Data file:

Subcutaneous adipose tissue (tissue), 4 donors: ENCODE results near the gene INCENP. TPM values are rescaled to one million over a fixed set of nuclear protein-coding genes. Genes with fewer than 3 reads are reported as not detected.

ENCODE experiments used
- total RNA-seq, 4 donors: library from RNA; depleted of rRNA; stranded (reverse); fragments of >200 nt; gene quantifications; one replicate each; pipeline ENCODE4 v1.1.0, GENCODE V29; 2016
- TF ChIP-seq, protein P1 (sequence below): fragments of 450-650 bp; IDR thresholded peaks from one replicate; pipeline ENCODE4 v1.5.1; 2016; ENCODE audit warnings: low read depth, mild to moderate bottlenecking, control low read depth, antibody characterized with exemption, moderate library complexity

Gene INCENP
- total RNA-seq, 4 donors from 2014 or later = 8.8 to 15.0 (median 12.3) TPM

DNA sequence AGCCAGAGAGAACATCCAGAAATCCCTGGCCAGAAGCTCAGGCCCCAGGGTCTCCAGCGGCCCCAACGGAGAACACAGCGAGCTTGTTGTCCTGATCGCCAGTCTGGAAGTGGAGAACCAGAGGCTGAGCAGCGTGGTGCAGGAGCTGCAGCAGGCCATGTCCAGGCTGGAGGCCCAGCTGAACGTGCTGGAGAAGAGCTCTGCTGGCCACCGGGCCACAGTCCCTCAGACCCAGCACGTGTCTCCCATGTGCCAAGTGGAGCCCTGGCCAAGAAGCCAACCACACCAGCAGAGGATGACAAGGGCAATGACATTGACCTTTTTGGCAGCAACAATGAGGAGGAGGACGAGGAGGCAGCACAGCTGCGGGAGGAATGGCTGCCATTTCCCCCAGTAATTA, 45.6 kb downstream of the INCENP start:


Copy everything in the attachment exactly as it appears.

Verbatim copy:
Subcutaneous adipose tissue (tissue), 4 donors: ENCODE results near the gene INCENP. TPM values are rescaled to one million over a fixed set of nuclear protein-coding genes. Genes with fewer than 3 reads are reported as not detected.

ENCODE experiments used
- total RNA-seq, 4 donors: library from RNA; depleted of rRNA; stranded (reverse); fragments of >200 nt; gene quantifications; one replicate each; pipeline ENCODE4 v1.1.0, GENCODE V29; 2016
- TF ChIP-seq, protein P1 (sequence below): fragments of 450-650 bp; IDR thresholded peaks from one replicate; pipeline ENCODE4 v1.5.1; 2016; ENCODE audit warnings: low read depth, mild to moderate bottlenecking, control low read depth, antibody characterized with exemption, moderate library complexity

Gene INCENP
- total RNA-seq, 4 donors from 2014 or later = 8.8 to 15.0 (median 12.3) TPM

DNA sequence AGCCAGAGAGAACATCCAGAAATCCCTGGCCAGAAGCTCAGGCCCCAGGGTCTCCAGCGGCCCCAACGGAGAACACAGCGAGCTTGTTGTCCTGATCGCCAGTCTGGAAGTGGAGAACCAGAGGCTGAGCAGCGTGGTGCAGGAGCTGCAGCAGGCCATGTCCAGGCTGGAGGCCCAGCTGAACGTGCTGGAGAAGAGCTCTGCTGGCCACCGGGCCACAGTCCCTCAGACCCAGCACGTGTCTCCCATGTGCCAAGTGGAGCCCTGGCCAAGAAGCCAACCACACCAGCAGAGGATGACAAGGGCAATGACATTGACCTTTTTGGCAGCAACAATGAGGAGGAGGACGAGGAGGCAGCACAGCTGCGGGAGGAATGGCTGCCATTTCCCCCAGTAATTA, 45.6 kb downstream of the INCENP start: